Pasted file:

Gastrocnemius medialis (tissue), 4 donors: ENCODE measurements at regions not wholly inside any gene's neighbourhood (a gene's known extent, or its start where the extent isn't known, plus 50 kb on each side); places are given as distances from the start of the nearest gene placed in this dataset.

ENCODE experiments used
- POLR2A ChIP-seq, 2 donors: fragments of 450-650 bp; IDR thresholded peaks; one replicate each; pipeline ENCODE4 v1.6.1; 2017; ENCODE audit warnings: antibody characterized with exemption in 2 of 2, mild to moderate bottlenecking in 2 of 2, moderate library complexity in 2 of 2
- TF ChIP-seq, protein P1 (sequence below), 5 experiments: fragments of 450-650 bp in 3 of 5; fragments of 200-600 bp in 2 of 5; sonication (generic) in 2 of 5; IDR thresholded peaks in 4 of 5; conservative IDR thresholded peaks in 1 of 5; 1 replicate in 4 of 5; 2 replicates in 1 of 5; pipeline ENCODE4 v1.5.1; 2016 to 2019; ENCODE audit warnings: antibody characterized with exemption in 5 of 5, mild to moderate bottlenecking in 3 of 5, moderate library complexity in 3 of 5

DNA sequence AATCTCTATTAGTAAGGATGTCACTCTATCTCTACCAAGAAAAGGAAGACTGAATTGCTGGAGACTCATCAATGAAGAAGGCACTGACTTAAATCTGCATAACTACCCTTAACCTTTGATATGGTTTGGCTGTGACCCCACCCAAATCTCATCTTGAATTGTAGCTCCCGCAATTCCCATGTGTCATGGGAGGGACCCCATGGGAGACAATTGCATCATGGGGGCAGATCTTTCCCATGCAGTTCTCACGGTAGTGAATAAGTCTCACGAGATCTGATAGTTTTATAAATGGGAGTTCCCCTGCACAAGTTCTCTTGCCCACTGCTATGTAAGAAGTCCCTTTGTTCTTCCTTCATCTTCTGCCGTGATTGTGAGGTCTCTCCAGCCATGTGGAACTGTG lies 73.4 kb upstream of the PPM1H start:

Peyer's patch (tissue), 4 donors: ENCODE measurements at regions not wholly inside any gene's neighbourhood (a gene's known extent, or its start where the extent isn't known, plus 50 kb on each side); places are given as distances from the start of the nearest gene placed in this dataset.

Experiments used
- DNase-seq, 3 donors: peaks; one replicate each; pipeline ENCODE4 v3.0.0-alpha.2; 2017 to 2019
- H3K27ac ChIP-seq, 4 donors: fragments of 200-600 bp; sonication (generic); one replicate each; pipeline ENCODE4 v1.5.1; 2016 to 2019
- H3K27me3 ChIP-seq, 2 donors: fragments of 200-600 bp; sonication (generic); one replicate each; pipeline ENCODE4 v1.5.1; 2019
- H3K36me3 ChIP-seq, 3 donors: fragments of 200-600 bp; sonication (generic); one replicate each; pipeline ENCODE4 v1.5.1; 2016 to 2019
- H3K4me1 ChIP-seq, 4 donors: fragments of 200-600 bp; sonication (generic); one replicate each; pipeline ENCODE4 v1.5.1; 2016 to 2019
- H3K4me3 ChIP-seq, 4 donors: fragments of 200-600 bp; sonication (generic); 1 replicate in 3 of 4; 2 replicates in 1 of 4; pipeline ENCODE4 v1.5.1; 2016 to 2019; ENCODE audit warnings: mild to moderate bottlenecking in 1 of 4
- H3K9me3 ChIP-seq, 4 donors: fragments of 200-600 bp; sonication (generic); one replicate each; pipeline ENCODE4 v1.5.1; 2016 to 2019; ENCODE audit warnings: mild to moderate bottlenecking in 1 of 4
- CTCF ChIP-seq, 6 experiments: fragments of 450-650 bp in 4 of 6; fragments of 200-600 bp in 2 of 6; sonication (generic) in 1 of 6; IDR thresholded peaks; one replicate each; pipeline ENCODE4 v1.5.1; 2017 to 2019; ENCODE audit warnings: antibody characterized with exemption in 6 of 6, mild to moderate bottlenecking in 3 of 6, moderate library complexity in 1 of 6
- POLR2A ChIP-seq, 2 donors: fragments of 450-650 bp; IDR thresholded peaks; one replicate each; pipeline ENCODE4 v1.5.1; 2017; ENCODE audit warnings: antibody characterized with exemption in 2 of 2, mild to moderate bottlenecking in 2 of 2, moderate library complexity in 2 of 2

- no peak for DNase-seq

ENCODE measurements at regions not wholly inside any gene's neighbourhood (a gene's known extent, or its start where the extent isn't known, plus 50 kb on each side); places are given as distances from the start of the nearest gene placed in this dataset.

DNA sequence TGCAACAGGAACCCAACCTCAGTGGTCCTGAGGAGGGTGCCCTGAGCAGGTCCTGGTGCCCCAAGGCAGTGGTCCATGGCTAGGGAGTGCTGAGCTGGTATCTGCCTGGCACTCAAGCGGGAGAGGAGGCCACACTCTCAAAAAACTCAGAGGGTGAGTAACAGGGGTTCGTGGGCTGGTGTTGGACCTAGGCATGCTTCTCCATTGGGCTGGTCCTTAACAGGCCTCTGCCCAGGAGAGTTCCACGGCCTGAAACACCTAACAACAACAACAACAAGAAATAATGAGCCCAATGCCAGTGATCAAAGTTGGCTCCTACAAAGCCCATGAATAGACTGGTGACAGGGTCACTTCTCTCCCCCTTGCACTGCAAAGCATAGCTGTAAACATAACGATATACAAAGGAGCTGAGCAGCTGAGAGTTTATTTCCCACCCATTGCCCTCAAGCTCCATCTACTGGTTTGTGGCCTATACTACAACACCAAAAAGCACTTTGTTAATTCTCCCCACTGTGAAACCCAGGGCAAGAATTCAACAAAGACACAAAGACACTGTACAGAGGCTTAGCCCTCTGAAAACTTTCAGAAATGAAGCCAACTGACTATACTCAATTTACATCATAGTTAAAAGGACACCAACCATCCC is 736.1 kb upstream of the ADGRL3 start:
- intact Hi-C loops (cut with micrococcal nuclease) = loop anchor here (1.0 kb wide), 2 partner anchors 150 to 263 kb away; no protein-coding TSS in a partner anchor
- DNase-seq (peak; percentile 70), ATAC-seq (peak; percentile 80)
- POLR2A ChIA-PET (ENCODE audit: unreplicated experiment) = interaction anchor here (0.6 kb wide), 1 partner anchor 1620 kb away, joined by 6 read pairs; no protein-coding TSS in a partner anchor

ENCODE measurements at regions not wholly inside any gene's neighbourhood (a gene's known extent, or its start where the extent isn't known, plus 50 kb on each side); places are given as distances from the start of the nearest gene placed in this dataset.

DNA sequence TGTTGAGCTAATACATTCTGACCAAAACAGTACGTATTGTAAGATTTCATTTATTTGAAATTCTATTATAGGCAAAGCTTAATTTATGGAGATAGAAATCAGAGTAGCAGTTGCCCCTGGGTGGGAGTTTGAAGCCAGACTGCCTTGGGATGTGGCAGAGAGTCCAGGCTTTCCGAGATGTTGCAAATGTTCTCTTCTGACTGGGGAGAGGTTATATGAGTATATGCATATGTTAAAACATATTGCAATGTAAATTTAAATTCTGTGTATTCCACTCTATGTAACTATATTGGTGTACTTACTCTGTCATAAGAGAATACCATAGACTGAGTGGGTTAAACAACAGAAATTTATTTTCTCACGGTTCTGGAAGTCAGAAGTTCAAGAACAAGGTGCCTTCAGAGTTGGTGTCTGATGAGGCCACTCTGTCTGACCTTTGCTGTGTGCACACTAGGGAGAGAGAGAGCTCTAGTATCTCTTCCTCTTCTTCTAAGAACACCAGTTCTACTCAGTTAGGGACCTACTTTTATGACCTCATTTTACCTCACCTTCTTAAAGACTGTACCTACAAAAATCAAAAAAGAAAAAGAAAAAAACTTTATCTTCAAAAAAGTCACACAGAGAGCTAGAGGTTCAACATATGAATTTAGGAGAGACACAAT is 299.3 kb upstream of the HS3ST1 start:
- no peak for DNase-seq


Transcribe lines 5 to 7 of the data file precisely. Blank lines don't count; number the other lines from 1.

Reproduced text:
DNA sequence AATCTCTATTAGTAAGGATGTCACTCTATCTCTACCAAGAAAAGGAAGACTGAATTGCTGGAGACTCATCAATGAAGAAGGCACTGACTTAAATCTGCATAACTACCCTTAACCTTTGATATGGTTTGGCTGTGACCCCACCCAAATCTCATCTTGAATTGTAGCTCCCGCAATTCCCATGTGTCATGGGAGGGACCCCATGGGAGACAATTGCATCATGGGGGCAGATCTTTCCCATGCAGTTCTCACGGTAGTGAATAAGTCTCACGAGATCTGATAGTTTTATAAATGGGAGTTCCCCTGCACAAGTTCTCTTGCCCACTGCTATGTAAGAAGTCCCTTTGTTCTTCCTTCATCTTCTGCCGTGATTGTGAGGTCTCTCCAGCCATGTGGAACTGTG lies 73.4 kb upstream of the PPM1H start:

Peyer's patch (tissue), 4 donors: ENCODE measurements at regions not wholly inside any gene's neighbourhood (a gene's known extent, or its start where the extent isn't known, plus 50 kb on each side); places are given as distances from the start of the nearest gene placed in this dataset.

Experiments used